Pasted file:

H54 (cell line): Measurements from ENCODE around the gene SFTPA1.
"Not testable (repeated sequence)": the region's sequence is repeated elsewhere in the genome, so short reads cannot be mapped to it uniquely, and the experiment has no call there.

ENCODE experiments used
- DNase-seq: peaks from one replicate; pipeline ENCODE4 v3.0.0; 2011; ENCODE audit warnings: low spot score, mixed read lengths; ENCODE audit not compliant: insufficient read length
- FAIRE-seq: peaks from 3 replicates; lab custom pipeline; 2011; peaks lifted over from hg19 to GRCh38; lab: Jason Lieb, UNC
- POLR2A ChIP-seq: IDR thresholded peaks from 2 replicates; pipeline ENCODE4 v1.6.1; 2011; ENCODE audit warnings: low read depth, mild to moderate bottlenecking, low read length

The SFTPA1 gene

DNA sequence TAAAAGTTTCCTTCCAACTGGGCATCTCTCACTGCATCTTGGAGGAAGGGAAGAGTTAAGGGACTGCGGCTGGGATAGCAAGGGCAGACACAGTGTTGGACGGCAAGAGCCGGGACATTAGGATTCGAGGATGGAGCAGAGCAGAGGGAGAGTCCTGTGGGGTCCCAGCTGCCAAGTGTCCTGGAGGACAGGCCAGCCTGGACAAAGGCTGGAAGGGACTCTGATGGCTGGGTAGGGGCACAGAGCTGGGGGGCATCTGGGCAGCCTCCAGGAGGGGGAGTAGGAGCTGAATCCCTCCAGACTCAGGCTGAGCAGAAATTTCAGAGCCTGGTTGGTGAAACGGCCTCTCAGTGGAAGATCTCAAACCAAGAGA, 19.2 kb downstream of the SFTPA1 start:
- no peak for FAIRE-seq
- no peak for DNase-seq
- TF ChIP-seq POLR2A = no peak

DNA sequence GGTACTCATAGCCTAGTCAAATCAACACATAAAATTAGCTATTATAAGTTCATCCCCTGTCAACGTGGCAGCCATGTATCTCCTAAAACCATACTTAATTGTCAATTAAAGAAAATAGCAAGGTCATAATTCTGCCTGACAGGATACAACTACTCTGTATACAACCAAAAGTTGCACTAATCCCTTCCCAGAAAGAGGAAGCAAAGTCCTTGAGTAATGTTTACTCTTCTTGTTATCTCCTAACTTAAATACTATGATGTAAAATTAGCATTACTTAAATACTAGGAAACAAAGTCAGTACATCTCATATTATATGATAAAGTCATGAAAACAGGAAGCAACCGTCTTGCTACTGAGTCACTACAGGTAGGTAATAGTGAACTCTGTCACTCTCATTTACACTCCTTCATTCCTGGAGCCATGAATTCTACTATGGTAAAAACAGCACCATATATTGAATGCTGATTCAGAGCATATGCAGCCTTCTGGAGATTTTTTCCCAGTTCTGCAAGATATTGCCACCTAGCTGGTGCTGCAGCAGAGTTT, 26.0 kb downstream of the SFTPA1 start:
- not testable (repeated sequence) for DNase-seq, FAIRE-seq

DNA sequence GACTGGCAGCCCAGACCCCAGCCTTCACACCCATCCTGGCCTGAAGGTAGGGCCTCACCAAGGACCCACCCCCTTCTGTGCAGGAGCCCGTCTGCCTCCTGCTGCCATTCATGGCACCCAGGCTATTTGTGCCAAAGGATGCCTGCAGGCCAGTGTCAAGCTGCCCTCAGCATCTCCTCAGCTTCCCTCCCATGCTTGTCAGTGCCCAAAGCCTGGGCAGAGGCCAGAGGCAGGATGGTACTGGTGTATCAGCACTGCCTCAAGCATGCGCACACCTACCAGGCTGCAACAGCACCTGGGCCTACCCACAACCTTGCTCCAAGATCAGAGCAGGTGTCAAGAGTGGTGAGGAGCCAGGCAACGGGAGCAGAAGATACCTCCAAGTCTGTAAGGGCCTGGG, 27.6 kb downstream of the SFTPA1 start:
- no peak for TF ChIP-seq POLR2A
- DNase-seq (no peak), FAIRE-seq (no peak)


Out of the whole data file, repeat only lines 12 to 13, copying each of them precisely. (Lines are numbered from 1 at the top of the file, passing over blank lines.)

DNA sequence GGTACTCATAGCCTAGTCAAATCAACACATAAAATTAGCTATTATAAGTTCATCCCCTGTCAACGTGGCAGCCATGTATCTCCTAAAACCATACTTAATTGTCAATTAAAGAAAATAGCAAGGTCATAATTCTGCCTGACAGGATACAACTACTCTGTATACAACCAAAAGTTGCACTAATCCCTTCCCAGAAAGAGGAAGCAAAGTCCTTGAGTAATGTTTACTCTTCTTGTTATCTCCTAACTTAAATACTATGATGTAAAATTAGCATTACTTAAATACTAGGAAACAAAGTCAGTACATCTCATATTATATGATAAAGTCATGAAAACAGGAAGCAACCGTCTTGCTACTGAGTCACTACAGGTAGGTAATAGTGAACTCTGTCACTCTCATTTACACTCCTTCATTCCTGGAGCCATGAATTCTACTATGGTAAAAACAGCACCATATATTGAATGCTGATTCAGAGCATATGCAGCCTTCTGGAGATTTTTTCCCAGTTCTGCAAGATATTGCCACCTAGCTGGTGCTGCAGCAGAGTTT, 26.0 kb downstream of the SFTPA1 start:
- not testable (repeated sequence) for DNase-seq, FAIRE-seq